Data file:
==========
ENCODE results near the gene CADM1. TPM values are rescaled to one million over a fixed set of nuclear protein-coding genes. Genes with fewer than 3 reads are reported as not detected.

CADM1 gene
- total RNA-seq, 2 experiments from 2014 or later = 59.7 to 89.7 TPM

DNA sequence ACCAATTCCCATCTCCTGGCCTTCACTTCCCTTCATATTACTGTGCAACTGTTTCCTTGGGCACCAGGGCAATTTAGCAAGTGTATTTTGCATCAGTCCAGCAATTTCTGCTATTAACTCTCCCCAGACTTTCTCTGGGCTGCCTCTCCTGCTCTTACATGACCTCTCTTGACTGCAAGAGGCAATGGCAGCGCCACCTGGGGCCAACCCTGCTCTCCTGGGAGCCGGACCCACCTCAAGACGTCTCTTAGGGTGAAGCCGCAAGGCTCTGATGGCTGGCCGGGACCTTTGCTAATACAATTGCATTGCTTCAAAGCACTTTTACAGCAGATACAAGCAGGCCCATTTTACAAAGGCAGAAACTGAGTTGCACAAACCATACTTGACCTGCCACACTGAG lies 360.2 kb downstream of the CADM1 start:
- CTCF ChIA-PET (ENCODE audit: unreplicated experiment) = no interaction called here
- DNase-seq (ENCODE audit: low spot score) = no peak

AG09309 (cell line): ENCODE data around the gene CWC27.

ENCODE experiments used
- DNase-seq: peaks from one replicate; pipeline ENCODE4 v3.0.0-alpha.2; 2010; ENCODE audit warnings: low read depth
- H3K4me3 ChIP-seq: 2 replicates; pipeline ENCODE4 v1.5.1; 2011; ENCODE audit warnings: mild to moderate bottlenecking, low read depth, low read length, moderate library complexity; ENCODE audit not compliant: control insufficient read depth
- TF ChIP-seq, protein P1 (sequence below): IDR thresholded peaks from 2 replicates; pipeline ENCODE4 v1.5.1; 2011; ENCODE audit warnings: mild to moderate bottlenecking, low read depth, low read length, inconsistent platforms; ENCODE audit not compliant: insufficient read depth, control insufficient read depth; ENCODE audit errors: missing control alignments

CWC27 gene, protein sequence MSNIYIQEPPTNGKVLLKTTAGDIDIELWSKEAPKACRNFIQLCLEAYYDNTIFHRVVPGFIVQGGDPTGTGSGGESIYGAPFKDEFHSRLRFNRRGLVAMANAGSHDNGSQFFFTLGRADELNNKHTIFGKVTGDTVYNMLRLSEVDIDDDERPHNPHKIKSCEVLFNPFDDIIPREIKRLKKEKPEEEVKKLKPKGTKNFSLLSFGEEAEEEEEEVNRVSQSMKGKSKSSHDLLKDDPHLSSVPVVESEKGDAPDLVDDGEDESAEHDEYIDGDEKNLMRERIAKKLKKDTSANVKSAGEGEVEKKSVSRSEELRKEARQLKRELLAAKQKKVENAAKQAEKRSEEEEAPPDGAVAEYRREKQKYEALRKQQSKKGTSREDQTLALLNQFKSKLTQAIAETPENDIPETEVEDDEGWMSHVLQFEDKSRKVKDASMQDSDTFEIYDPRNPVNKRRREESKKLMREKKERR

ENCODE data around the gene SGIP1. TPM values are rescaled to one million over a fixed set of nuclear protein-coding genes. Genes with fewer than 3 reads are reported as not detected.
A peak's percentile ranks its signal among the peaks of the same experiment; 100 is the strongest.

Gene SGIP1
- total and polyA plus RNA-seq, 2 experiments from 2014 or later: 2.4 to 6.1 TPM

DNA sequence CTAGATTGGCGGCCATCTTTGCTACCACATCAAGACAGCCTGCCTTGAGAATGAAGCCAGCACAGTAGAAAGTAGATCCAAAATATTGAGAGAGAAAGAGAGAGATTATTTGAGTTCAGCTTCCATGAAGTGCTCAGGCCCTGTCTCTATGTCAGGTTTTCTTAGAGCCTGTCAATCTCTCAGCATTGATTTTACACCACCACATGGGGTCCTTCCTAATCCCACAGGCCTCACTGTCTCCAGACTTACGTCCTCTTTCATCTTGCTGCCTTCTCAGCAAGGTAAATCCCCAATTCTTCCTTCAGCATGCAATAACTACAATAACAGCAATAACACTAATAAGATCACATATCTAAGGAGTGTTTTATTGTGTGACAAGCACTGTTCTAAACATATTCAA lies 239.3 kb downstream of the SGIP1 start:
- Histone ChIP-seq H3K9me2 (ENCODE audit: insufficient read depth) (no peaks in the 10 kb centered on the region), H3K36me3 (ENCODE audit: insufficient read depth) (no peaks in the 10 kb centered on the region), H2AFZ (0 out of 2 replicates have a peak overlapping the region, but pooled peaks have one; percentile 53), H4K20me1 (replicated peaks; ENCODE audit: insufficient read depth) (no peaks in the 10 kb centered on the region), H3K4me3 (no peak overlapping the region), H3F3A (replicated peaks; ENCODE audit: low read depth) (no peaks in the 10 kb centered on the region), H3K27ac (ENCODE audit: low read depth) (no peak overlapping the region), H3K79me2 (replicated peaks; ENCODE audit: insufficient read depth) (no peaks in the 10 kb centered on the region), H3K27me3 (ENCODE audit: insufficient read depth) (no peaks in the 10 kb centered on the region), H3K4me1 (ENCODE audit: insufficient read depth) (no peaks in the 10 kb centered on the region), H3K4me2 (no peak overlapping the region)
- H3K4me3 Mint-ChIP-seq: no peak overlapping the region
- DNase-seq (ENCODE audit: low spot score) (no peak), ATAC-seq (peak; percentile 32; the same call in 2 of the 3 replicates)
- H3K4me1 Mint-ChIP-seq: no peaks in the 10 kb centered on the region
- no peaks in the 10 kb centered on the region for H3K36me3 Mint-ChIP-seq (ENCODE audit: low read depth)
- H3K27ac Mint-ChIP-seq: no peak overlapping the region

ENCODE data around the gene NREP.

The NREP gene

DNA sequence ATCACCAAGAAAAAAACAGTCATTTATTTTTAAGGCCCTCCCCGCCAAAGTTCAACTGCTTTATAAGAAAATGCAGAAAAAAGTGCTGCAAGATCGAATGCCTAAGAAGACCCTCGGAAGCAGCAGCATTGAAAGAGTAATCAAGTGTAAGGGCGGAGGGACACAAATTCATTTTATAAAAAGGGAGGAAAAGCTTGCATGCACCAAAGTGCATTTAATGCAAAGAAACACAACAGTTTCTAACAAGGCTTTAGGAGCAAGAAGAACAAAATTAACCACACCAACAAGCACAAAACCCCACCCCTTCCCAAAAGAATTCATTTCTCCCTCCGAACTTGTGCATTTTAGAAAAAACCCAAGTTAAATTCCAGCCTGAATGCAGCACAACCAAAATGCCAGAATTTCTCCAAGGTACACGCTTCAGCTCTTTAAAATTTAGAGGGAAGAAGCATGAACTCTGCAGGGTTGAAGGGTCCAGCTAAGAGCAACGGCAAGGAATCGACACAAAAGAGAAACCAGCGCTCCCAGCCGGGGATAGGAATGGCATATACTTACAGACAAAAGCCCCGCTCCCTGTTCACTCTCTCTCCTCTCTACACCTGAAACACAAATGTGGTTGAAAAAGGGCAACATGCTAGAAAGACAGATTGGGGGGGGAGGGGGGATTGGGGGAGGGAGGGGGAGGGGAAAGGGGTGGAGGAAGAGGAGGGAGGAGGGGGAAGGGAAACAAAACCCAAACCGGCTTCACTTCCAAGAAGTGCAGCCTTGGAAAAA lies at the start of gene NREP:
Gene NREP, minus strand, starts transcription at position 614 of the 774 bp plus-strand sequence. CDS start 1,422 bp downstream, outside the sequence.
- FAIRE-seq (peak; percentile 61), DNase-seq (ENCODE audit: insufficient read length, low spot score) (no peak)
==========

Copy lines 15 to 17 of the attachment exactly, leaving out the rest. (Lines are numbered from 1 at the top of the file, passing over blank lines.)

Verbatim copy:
Gene SGIP1
- total and polyA plus RNA-seq, 2 experiments from 2014 or later: 2.4 to 6.1 TPM

DNA sequence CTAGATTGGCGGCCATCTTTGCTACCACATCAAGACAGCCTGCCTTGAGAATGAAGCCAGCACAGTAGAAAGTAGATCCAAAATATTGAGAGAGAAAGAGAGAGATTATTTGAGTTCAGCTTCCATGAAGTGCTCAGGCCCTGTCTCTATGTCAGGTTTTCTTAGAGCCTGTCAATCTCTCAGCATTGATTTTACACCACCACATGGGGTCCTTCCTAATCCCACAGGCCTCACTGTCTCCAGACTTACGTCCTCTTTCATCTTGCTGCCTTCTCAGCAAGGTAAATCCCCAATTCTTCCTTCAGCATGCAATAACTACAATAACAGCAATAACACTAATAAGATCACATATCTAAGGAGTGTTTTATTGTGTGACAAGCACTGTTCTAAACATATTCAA lies 239.3 kb downstream of the SGIP1 start: